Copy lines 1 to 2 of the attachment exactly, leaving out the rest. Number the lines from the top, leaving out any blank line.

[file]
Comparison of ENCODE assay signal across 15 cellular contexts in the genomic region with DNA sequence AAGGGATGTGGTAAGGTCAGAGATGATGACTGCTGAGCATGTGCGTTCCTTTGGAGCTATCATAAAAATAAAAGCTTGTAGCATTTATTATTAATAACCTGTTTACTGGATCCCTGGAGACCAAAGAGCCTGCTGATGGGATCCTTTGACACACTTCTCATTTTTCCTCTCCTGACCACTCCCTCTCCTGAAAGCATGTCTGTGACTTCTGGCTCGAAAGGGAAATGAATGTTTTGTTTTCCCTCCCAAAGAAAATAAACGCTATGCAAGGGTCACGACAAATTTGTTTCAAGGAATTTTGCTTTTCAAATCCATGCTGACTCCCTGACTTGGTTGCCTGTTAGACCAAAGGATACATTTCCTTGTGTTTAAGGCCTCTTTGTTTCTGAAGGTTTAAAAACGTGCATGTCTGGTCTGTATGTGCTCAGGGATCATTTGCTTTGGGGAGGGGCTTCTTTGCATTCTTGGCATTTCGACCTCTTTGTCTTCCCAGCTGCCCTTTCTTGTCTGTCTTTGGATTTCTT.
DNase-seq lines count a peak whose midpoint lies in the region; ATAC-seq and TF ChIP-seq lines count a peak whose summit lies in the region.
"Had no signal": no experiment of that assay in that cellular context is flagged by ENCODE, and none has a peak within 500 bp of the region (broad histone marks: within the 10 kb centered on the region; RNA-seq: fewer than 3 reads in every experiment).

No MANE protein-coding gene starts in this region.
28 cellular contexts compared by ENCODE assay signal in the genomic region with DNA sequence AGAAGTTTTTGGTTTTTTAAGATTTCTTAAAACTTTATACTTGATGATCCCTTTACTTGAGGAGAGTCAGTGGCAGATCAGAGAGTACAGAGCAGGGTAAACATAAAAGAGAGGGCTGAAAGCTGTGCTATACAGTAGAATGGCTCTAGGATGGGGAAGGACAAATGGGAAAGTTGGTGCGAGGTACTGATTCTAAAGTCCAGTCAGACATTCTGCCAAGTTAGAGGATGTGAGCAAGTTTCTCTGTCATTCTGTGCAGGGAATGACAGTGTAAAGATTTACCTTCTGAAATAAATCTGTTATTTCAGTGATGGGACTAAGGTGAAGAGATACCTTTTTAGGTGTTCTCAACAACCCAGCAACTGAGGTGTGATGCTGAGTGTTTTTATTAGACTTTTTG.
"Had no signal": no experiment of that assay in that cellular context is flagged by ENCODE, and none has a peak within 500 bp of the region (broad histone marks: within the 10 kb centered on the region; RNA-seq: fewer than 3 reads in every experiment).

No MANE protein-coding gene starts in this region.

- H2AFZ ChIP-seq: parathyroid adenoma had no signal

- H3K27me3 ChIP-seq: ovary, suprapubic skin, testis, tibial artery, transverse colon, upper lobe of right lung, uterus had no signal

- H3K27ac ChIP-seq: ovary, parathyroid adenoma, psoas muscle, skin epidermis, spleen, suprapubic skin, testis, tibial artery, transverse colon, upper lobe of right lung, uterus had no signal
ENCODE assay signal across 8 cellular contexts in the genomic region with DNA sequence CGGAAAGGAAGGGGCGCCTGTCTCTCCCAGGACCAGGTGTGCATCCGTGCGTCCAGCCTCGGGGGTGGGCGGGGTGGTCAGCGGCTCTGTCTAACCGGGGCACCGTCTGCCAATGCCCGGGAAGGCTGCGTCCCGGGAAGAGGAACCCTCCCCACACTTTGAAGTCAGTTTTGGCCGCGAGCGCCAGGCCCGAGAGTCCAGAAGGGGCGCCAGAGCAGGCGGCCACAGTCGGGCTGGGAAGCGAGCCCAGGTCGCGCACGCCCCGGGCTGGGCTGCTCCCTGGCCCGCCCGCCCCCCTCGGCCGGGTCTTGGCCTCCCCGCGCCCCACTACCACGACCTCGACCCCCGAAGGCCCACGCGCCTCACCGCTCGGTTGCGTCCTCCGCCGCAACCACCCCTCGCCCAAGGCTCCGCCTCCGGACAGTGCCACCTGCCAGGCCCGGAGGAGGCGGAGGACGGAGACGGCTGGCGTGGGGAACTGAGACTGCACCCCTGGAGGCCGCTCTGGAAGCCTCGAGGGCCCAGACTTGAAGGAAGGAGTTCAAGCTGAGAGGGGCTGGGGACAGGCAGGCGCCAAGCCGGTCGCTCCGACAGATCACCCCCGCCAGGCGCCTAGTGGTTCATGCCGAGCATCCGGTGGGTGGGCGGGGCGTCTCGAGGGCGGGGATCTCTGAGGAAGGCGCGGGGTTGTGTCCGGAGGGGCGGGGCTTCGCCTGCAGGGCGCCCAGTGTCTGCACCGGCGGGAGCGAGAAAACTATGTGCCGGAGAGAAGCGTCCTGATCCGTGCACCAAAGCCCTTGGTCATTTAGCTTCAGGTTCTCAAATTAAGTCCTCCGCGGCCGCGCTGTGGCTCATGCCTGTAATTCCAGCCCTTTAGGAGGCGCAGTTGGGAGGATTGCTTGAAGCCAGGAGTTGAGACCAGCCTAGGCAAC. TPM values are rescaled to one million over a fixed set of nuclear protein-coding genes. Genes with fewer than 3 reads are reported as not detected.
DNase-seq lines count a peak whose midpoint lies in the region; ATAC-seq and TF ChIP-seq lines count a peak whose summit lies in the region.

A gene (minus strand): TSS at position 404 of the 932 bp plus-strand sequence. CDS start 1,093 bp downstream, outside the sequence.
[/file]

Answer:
Comparison of ENCODE assay signal across 15 cellular contexts in the genomic region with DNA sequence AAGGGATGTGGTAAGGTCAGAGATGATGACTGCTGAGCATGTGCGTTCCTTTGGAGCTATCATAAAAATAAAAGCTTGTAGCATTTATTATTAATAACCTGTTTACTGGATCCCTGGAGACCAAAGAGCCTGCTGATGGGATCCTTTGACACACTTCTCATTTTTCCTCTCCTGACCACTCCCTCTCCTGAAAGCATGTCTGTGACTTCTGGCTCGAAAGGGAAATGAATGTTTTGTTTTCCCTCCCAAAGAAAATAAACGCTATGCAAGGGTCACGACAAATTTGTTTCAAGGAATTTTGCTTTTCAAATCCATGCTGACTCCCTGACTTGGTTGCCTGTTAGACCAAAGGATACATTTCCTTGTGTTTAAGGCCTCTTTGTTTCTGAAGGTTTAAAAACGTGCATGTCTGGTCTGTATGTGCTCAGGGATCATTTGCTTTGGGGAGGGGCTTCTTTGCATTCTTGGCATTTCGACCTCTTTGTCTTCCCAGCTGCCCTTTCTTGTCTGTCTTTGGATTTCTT.
DNase-seq lines count a peak whose midpoint lies in the region; ATAC-seq and TF ChIP-seq lines count a peak whose summit lies in the region.